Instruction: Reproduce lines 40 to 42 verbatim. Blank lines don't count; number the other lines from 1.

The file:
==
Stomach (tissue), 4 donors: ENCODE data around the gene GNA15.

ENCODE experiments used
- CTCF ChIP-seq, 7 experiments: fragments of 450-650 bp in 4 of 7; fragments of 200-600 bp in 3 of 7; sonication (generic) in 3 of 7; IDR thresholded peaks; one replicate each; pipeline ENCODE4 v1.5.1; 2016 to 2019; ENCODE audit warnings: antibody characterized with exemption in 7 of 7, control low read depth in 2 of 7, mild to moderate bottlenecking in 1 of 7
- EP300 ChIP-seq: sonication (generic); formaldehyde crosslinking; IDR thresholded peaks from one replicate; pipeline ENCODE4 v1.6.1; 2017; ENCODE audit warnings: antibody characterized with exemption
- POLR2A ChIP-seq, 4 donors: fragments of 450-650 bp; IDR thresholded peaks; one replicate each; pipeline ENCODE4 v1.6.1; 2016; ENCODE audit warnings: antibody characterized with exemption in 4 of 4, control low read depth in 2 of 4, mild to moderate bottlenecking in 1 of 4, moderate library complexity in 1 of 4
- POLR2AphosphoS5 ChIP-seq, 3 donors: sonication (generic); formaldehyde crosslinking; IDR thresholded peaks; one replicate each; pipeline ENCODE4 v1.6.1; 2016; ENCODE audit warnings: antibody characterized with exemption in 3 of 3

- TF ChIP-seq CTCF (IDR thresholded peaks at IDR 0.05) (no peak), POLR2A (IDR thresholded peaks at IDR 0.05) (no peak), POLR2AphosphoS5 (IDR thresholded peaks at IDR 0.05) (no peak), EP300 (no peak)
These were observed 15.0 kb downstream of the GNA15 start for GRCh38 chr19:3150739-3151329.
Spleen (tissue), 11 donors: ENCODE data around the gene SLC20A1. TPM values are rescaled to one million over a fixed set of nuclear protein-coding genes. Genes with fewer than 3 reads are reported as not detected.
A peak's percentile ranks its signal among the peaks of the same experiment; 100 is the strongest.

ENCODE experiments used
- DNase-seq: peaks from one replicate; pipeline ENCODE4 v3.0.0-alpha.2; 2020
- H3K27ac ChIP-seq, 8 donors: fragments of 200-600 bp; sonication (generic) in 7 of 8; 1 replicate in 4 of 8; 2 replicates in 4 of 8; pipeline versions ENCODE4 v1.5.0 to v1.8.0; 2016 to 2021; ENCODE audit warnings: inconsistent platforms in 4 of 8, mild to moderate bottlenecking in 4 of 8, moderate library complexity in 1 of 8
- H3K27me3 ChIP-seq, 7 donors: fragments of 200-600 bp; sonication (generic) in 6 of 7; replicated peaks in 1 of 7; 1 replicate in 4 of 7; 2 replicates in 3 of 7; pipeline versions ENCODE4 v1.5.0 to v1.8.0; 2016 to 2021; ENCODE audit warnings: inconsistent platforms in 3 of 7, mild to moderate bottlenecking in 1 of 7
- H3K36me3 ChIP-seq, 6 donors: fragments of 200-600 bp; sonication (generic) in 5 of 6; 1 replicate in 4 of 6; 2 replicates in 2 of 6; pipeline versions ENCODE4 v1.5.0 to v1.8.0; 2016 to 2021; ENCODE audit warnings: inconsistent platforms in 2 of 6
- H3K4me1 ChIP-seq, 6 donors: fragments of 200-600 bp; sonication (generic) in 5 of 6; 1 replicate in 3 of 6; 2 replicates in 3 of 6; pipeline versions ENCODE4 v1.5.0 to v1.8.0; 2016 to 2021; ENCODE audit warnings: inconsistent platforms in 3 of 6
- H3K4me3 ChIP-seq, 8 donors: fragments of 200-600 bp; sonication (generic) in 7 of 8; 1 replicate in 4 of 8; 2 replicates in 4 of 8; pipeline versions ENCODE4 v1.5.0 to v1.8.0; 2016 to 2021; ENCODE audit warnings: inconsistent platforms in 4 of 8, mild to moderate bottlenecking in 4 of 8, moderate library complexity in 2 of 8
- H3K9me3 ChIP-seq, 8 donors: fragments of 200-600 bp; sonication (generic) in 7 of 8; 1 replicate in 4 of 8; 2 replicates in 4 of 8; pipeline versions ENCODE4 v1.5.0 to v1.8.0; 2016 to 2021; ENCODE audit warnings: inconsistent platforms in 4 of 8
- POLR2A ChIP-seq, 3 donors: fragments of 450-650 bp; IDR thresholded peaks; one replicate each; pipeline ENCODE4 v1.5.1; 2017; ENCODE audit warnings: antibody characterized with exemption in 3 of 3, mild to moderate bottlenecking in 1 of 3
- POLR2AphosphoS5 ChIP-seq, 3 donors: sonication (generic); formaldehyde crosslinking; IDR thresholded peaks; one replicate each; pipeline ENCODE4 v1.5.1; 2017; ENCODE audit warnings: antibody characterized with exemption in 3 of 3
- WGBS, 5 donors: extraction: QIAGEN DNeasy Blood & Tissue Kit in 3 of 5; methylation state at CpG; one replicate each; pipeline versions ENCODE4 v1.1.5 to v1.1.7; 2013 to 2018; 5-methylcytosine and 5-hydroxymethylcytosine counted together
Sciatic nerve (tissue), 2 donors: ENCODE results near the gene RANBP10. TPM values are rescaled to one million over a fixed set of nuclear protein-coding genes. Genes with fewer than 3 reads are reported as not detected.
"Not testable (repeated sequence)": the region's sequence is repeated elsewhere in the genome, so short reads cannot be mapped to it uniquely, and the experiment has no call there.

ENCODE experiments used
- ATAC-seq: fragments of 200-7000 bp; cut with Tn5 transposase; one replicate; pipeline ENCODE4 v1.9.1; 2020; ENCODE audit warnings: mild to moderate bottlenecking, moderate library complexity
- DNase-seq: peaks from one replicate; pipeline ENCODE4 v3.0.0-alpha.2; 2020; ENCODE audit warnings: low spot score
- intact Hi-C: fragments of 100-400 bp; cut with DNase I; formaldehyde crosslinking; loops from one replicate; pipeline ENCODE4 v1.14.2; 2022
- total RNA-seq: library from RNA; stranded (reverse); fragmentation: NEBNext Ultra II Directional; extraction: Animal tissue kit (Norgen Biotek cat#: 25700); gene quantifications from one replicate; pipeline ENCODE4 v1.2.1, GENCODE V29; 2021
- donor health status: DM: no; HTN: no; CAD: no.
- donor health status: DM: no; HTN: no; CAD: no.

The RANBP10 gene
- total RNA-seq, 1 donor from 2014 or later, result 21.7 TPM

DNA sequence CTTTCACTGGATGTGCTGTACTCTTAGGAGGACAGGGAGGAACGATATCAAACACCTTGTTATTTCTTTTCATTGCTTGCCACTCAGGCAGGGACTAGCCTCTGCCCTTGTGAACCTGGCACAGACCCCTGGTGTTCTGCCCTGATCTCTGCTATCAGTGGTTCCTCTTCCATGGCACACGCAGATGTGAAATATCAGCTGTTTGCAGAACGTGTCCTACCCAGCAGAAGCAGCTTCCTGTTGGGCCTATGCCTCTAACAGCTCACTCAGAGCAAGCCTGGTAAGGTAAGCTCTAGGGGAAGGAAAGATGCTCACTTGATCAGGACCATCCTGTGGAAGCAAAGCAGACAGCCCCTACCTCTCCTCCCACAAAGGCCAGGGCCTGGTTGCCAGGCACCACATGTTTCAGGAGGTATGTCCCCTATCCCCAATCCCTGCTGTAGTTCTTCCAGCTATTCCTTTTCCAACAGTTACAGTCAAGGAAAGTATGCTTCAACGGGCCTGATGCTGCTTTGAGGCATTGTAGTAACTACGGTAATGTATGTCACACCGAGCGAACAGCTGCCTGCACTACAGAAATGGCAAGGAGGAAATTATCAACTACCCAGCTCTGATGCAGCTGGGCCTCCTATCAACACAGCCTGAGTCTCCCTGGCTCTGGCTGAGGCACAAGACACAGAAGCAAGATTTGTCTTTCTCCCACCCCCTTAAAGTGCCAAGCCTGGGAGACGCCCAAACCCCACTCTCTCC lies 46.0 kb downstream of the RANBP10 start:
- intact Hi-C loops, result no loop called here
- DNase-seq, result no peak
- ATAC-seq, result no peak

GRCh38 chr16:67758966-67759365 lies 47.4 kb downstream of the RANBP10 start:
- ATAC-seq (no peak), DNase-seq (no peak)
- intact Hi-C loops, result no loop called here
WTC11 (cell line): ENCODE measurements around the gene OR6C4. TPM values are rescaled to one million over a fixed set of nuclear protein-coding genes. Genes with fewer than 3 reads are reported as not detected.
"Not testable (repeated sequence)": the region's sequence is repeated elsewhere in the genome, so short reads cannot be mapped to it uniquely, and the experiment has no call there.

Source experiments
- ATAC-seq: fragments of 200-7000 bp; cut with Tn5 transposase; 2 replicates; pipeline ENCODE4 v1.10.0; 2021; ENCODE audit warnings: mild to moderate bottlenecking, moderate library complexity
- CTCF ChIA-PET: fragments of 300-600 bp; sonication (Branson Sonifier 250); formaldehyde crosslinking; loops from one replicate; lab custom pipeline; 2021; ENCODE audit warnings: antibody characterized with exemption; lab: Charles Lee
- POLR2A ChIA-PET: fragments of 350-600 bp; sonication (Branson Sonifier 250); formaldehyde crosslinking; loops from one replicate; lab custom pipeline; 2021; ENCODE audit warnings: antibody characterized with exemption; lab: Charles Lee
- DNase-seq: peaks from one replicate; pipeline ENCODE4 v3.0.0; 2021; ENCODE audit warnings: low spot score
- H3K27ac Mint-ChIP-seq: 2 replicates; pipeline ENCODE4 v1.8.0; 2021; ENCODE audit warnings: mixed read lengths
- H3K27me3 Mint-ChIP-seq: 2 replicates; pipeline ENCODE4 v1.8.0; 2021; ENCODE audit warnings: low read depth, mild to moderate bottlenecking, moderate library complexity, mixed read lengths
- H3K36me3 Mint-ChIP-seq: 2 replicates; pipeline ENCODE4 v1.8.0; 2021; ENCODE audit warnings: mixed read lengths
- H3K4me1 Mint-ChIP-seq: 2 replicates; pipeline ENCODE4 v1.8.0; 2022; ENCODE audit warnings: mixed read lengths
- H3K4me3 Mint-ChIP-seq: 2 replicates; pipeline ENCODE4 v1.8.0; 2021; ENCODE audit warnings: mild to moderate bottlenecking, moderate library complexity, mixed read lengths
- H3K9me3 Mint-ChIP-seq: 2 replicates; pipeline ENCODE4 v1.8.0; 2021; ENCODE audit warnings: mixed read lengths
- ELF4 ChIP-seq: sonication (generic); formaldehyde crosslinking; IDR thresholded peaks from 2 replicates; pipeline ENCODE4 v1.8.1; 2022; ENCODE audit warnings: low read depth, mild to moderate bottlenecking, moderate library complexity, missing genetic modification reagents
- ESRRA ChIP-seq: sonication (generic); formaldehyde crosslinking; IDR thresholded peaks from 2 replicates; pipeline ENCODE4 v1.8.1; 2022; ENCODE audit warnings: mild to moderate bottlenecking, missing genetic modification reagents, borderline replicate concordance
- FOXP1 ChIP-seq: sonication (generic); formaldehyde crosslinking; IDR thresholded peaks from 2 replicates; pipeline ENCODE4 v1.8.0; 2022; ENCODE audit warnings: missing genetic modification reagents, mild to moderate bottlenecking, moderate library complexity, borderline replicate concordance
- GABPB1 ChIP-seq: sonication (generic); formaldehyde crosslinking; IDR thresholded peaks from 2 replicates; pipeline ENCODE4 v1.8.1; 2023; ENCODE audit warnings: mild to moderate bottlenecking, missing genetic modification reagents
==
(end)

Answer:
WTC11 (cell line): ENCODE measurements around the gene OR6C4. TPM values are rescaled to one million over a fixed set of nuclear protein-coding genes. Genes with fewer than 3 reads are reported as not detected.
"Not testable (repeated sequence)": the region's sequence is repeated elsewhere in the genome, so short reads cannot be mapped to it uniquely, and the experiment has no call there.

Source experiments